My best friend’s wedding

By: Radel Paredes February 13,2016 - 10:15 PM


June is still far away but already weddings are becoming the topic at the faculty room in the university. A colleague just renewed her vows with her husband as they celebrated their 25th anniversary with a full entourage at a church and an “en grande” reception while another one is about to tie the knot for the first time, which got us all hoping it will also be her last.

This was how I learned that  you now have to spend somewhere between P75,000 to P100,000 to get a “hassle-free” wedding package that includes the bridal car, reception and the couple’s one-night stay at the hotel. And this is still even a budget deal fit for those who want to be practical about it.

I had my own wedding reception at that same hotel, by the way. Although, I don’t remember if we got the package. I wasn’t really so hands-on at that time as I was advised to just let bride take charge.

Perhaps, I had other things in mind. Actually, if we had our way, we would have wanted our wedding to be in the middle of a ricefield, exactly like that of my high school best friend who lived in a small farming village near Surigao City.

My friend Max is a son of an ordinary farmer. Their house is built on their small farm, which is just one among many in the vast ricefield, the community’s main source of income. And just a short walk away from Max’s house, in the middle of the ricefield, is the barrio’s small chapel, a humble wood and tin semi-open structure.

Max married only a few months ahead of me to a girl who also studied at the same university here in Cebu that  my wife and I attended. When he learned that I was in town with my soon-to-be wife, he invited us to come over to his wedding.

We took the early morning ride on a jeepney from Surigao City so as not to miss the wedding mass. It was only less than an hour’s ride but you had to pass through narrow unpaved roads on rolling hills and over a rickety wooden bridge that made us pray it wouldn’t give way to the weight of our overloaded vehicle.

We reached the village just in time when the entourage and guests were about to march across the rice paddies towards the chapel. It was a breathtaking sight, very cinematic: The groom and bride leading the group in single file as we marched slowly to the chapel in the vast verdant ricefield.

The colorful scarecrows and the banderetas or buntings made of recycled plastic bags used by farmers to ward off birds fluttered in the breeze as we passed by. We broke the silence of the field with our light banter, all happy chatter about the bride and groom.

Max’s relatives had decorated the chapel with real flowers and crepe paper ribbons. The poor farmers came in their best clothes, which were still really modest. But the local policeman came in full battle gear. It was a bit surreal, almost like a painting by Frida Kahlo.

It was a short ceremony with the parish priest cracking jokes and teasing the couple, who he knew personally. The children’s choir provided music as usual.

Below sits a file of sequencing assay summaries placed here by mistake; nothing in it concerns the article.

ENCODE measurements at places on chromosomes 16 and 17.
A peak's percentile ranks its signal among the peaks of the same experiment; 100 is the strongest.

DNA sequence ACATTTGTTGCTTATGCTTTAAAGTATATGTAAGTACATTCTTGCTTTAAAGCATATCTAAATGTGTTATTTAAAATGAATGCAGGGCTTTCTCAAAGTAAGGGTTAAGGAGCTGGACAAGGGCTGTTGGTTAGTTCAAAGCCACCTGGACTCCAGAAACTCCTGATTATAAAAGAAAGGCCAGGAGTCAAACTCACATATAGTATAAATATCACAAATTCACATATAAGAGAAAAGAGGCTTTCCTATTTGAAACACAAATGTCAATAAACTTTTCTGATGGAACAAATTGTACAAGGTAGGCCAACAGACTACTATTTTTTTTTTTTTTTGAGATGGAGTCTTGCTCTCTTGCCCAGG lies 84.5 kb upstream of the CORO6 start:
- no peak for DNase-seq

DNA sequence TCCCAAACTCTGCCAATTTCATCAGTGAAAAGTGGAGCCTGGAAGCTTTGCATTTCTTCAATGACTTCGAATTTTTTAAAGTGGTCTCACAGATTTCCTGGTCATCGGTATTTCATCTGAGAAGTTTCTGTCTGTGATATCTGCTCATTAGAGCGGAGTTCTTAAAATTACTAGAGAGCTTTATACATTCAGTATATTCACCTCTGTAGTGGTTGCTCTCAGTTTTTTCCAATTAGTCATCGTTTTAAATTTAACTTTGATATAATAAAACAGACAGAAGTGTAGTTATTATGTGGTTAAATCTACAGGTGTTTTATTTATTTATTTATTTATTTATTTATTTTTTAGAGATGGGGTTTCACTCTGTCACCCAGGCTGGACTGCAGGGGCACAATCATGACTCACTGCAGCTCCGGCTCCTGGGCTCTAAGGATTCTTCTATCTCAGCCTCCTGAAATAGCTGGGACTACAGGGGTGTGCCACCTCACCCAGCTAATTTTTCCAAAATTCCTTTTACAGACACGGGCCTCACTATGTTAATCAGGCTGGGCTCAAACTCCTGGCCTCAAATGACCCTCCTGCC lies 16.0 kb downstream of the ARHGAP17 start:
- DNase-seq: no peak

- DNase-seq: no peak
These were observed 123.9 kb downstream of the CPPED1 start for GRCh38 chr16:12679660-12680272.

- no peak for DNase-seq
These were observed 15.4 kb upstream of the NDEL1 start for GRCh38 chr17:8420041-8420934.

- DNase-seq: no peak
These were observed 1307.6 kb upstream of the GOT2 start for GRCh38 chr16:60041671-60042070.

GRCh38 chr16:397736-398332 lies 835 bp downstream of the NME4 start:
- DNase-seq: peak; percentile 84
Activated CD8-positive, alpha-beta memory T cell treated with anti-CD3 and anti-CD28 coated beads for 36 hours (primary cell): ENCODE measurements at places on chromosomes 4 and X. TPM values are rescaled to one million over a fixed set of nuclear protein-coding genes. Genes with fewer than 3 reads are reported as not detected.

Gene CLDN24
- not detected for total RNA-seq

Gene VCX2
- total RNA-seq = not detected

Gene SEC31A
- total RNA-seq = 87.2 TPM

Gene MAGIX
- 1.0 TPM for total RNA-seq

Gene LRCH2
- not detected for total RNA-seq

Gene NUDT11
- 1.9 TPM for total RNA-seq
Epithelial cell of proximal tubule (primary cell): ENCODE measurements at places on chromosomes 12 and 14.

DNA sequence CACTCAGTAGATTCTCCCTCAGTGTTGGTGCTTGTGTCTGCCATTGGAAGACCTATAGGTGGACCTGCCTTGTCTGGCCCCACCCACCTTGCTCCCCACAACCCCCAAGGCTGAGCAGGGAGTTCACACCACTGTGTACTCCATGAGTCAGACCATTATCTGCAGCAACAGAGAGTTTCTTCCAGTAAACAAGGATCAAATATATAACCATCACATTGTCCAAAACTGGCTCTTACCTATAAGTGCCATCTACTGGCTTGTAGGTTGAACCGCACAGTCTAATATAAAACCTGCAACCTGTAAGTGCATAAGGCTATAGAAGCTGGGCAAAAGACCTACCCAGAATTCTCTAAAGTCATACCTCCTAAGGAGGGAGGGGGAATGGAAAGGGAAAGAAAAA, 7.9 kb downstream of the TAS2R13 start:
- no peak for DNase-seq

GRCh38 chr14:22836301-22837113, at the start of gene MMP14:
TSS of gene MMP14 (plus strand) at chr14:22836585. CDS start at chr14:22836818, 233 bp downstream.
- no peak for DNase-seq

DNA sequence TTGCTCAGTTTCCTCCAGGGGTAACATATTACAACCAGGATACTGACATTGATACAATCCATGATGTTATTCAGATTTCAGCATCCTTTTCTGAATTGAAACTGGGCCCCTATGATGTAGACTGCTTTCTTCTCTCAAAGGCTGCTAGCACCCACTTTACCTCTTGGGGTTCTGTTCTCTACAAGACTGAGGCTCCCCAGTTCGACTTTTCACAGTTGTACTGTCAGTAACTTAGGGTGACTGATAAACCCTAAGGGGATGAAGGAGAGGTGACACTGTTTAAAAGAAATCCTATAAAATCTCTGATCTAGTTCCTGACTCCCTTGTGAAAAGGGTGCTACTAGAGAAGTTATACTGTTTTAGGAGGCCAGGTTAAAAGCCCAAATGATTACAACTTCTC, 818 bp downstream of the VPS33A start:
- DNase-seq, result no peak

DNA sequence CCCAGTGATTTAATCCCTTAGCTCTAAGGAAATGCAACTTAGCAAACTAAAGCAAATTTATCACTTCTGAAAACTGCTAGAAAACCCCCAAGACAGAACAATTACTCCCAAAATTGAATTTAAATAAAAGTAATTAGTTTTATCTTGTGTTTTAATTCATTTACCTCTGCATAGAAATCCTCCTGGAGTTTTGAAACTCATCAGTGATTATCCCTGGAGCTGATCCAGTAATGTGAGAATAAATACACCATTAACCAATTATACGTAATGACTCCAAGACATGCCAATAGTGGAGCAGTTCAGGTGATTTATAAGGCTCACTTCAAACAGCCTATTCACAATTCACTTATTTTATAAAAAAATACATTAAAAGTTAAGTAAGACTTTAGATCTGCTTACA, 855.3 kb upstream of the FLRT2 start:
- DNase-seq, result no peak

After the mass, at exactly lunchtime, we just all walked back to Max’s house, where a big table laden with lechon and other usual fiesta viands awaited us. It was a simple, yet intimate luncheon party, with everyone hearing the conversation. The priest, the guest of honor, continued cracking jokes and teasing the newlyweds. My wife and I sat across the policeman who placed his rifle on the table almost pointing to me.

After a few swigs of beer, we bade farewell to the bride and groom and went back to the city. Yet, the memory of that wedding stuck. It was just so beautiful, so poetic to forget.

In most ordinary weddings, people throw rice at the bride and groom as they emerge from the church, signifying wishes of a fruitful and bountiful marriage. We did not have to do that to my friend and his bride. What could be a better metaphor that to have a wedding right in the middle of a ricefield!

I was envious and thought of a similar wedding for myself. But instead of scarecrows and buntings, I wanted to install my own version of the colorful Maranao wedding flags in the ricefield along the trail to the church. That was how I imagined my own wedding.

But then things got in the way. Our parish priest here in Cebu discouraged us from having the  ceremony outside our parish. And then we had to consider my in-laws who would have to travel to Surigao. Some people just had to be in the guest list, and it kept on  piling up. We realized we couldn’t really have everything our way.

But that’s life, anyway. We can’t always decide for ourselves without thinking of how it might affect others. A wedding is not just a couple’s special moment, it’s an important event for the whole families of both the bride and groom. That is because we get married not just to our spouse but to his or her family as well.

And so today, my fellow faculty talk about the perfect wedding. For them it’s mostly about getting the right wedding planner, choosing a hotel or designer to do the gown and suit. Then there’s the expensive pre-nup pictorials weeks before the wedding.

My friend Max and his wife didn’t even have to worry about all that. But for me, he had the perfect wedding.

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